In those startups, Alpha put more than just capital on the table. Chandra says Alpha now has team of 20 people and all based in Jakarta. The team help the startups to find the talents needed by the company, grow business, deal with problems, and even media exposure. Jefrey says it is important for Alpha to be founders’ friendly, meaning when founders had problems they open up to Alpha. Jefrey adds that it is not unusual to discuss problem with founders late at night, one even tag along with him to Singapore just to have a discussion during the flight. When
“Alpha is also especially hands-on in their portfolio companies – not just in operations, but they are very good in bringing other institutional investors to the companies’ subsequent funding rounds,” says Gita Wirjawan on what he liked in Alpha compared to other VCs.
Gita is a veteran entrepreneur and investment banker. The founder of Ancora Group and former Trade Minister is one of Alpha limited partner (LP) – a common term for VC’s investor – since the company’s first fund. Besides Alpha, Gita also invested in other VC and startups. Gita sits in the board of advisor of Alpha and for his experience in private and public sector he was asked to help OnlinePajak as well as some of the VC’s other portfolio companies. Gita also helps Alpha to connect with blue chip investors like Sequoia and Softbank, and in turn Alpha will connect these investors to their startups when they scaled-up.
Another aspect that many of the LPs and startups liked from Alpha is its independency. Many VCs in Indonesia are either corporate or family related VC. Jefrey says being independent enable Alpha to take swift and rational decision without having to seek approval from anchor investor. The company also doesn’t have to deal with conflict of interest that might risk the business.
“OnlinePajak, for example, deal with sensitive tax data. We don’t have any interest to take a peek. Our sole interest is money, but we maintain our integrity. We don’t represent anything other than Alpha,” Jefrey says.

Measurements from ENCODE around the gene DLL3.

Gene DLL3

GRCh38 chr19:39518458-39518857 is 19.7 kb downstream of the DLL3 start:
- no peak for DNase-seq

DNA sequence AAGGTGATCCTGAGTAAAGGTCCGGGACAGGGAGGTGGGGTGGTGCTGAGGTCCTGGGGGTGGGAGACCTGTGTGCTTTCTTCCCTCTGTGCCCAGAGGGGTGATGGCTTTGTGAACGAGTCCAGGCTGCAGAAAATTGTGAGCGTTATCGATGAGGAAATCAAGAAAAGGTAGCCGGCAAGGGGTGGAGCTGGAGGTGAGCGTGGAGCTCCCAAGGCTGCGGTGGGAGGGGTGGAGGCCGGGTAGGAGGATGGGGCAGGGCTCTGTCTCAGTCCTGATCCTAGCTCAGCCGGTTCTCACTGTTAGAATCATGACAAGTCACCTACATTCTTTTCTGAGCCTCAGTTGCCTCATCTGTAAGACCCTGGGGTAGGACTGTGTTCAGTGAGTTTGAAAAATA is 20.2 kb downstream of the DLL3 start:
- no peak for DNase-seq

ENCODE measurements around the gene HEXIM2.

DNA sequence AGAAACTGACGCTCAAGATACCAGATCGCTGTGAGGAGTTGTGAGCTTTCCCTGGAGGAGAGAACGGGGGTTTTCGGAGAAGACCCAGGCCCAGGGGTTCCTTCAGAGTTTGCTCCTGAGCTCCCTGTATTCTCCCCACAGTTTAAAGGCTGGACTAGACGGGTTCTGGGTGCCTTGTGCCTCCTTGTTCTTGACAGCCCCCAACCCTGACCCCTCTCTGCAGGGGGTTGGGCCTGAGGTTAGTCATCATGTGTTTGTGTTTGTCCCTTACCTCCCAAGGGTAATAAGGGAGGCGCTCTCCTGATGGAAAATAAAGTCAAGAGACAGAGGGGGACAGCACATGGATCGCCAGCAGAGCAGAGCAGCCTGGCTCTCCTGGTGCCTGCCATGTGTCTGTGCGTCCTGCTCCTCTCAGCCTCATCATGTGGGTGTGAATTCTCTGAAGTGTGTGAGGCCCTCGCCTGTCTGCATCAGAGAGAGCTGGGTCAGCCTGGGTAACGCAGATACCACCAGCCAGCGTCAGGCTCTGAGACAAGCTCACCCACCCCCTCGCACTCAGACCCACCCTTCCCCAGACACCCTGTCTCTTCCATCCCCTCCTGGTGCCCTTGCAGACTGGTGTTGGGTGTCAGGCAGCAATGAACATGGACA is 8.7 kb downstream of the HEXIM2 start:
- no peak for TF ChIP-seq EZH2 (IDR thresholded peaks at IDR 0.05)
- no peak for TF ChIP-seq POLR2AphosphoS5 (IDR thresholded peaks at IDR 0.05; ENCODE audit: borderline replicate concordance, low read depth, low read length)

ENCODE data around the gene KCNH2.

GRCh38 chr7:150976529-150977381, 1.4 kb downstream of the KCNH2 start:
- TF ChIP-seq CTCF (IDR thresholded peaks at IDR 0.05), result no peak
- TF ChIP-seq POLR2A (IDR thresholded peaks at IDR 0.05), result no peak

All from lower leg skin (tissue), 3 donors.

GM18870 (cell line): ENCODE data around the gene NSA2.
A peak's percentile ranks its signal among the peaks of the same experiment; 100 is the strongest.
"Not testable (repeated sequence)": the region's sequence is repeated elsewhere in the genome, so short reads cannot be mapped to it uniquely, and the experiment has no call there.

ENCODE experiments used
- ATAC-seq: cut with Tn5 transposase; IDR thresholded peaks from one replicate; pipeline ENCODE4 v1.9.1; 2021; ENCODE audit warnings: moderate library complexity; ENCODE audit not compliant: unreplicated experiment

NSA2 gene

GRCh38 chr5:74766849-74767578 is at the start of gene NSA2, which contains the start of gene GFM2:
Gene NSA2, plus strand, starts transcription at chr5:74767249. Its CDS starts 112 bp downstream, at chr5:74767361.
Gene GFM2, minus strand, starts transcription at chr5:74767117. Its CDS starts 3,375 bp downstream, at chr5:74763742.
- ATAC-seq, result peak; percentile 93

For their second fund, Alpha is extending their focus to media and advertising. Chandra says even unicorns like Go-Jek and Tokopedia will still need media advertisement. So far the VC has invested in media startup Nusantara Technology and out-of-home advertising company Target Media Nusantara, part of China’s Focus Media Group. Alpha also invested in Vietnam based SaaS startup Base.vn. Like Funding Societies, Chandra says Base.vn has the potential to grow their business in the region.
Last but not least, all of the investment should lead to a succesfull exit. Gita says many VC firms have a limited investment period and they would need to exit within 4-5 years. In contrast, many startups are already closing in to their maturity stage and would require more long-term investors. “We have seen only a handful of IPOs, some industry M&A and consolidation. But there are needs for a more sustainable path, where local startups can get access to long-term funding while remaining as focused and as independent as they may prefer,” he says.
And so far Alpha has done one exit from its first fund by selling co-working space Spacemob to Wework. Wework is planning a major expansion in Southeast Asia pumping in $500 million. The acquisition happened just nine months after Alpha invested in the co-working startup and generated 150% in IRR and 2.5X in multiple of capital contributed (MOC), which is a multiple of distributions received relative to the capital invested. Chandra says Alpha is currently looking at a couple of exit.
“We believe it was the right decision to exit and has maximized the return in that situation. We don’t have any specific target, but we need to be smart in timing the exit of the companies. As a fund, we need to create superior return for our investors,” Chandra says.